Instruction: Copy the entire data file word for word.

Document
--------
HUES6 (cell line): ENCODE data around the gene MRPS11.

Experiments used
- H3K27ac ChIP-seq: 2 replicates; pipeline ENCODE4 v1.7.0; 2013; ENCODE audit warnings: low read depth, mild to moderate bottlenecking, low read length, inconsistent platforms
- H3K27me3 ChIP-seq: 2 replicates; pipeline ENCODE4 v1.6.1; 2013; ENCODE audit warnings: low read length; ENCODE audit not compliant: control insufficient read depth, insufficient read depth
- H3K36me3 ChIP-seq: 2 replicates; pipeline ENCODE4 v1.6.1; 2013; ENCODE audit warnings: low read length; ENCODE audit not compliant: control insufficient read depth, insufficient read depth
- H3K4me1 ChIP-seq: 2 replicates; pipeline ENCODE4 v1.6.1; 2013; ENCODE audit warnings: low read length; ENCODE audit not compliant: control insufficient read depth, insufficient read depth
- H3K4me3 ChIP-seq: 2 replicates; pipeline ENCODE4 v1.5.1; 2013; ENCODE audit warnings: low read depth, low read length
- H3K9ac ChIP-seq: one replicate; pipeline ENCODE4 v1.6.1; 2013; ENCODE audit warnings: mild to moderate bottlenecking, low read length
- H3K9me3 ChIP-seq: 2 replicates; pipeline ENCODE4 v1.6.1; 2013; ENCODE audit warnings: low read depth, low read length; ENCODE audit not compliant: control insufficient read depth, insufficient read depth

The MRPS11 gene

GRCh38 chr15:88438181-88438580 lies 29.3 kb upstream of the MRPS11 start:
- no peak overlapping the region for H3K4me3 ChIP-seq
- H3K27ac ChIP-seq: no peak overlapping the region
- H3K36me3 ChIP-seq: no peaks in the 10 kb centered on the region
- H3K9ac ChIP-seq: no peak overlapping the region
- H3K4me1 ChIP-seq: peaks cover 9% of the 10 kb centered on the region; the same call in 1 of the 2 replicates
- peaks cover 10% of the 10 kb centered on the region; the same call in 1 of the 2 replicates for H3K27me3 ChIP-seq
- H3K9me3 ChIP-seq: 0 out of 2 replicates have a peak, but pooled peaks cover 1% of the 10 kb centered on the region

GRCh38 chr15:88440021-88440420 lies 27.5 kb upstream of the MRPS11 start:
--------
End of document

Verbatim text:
HUES6 (cell line): ENCODE data around the gene MRPS11.

Experiments used
- H3K27ac ChIP-seq: 2 replicates; pipeline ENCODE4 v1.7.0; 2013; ENCODE audit warnings: low read depth, mild to moderate bottlenecking, low read length, inconsistent platforms
- H3K27me3 ChIP-seq: 2 replicates; pipeline ENCODE4 v1.6.1; 2013; ENCODE audit warnings: low read length; ENCODE audit not compliant: control insufficient read depth, insufficient read depth
- H3K36me3 ChIP-seq: 2 replicates; pipeline ENCODE4 v1.6.1; 2013; ENCODE audit warnings: low read length; ENCODE audit not compliant: control insufficient read depth, insufficient read depth
- H3K4me1 ChIP-seq: 2 replicates; pipeline ENCODE4 v1.6.1; 2013; ENCODE audit warnings: low read length; ENCODE audit not compliant: control insufficient read depth, insufficient read depth
- H3K4me3 ChIP-seq: 2 replicates; pipeline ENCODE4 v1.5.1; 2013; ENCODE audit warnings: low read depth, low read length
- H3K9ac ChIP-seq: one replicate; pipeline ENCODE4 v1.6.1; 2013; ENCODE audit warnings: mild to moderate bottlenecking, low read length
- H3K9me3 ChIP-seq: 2 replicates; pipeline ENCODE4 v1.6.1; 2013; ENCODE audit warnings: low read depth, low read length; ENCODE audit not compliant: control insufficient read depth, insufficient read depth

The MRPS11 gene

GRCh38 chr15:88438181-88438580 lies 29.3 kb upstream of the MRPS11 start:
- no peak overlapping the region for H3K4me3 ChIP-seq
- H3K27ac ChIP-seq: no peak overlapping the region
- H3K36me3 ChIP-seq: no peaks in the 10 kb centered on the region
- H3K9ac ChIP-seq: no peak overlapping the region
- H3K4me1 ChIP-seq: peaks cover 9% of the 10 kb centered on the region; the same call in 1 of the 2 replicates
- peaks cover 10% of the 10 kb centered on the region; the same call in 1 of the 2 replicates for H3K27me3 ChIP-seq
- H3K9me3 ChIP-seq: 0 out of 2 replicates have a peak, but pooled peaks cover 1% of the 10 kb centered on the region

GRCh38 chr15:88440021-88440420 lies 27.5 kb upstream of the MRPS11 start: